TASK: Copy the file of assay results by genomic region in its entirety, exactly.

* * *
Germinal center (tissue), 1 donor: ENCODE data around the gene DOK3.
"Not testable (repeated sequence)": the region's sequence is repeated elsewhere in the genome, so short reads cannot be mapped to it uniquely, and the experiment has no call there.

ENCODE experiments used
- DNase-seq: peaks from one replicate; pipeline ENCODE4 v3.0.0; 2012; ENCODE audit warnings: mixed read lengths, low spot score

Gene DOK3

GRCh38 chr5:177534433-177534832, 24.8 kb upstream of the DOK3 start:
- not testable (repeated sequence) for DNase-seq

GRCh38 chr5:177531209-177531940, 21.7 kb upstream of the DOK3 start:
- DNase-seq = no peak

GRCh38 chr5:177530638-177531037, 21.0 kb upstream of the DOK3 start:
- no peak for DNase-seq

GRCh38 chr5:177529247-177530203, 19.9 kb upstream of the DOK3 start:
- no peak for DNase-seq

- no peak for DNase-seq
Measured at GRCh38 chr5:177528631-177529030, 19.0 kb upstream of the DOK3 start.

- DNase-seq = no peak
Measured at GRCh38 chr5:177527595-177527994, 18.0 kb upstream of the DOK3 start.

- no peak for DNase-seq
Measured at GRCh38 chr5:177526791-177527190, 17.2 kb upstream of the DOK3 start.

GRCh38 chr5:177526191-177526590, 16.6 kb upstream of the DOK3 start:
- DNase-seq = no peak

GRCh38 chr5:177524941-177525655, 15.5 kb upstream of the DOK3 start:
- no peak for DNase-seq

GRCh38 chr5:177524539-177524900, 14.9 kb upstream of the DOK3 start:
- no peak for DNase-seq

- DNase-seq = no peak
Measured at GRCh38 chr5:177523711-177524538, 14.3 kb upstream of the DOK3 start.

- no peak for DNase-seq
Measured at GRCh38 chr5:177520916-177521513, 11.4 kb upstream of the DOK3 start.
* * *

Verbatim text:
Germinal center (tissue), 1 donor: ENCODE data around the gene DOK3.
"Not testable (repeated sequence)": the region's sequence is repeated elsewhere in the genome, so short reads cannot be mapped to it uniquely, and the experiment has no call there.

ENCODE experiments used
- DNase-seq: peaks from one replicate; pipeline ENCODE4 v3.0.0; 2012; ENCODE audit warnings: mixed read lengths, low spot score

Gene DOK3

GRCh38 chr5:177534433-177534832, 24.8 kb upstream of the DOK3 start:
- not testable (repeated sequence) for DNase-seq

GRCh38 chr5:177531209-177531940, 21.7 kb upstream of the DOK3 start:
- DNase-seq = no peak

GRCh38 chr5:177530638-177531037, 21.0 kb upstream of the DOK3 start:
- no peak for DNase-seq

GRCh38 chr5:177529247-177530203, 19.9 kb upstream of the DOK3 start:
- no peak for DNase-seq

- no peak for DNase-seq
Measured at GRCh38 chr5:177528631-177529030, 19.0 kb upstream of the DOK3 start.

- DNase-seq = no peak
Measured at GRCh38 chr5:177527595-177527994, 18.0 kb upstream of the DOK3 start.

- no peak for DNase-seq
Measured at GRCh38 chr5:177526791-177527190, 17.2 kb upstream of the DOK3 start.

GRCh38 chr5:177526191-177526590, 16.6 kb upstream of the DOK3 start:
- DNase-seq = no peak

GRCh38 chr5:177524941-177525655, 15.5 kb upstream of the DOK3 start:
- no peak for DNase-seq

GRCh38 chr5:177524539-177524900, 14.9 kb upstream of the DOK3 start:
- no peak for DNase-seq

- DNase-seq = no peak
Measured at GRCh38 chr5:177523711-177524538, 14.3 kb upstream of the DOK3 start.

- no peak for DNase-seq
Measured at GRCh38 chr5:177520916-177521513, 11.4 kb upstream of the DOK3 start.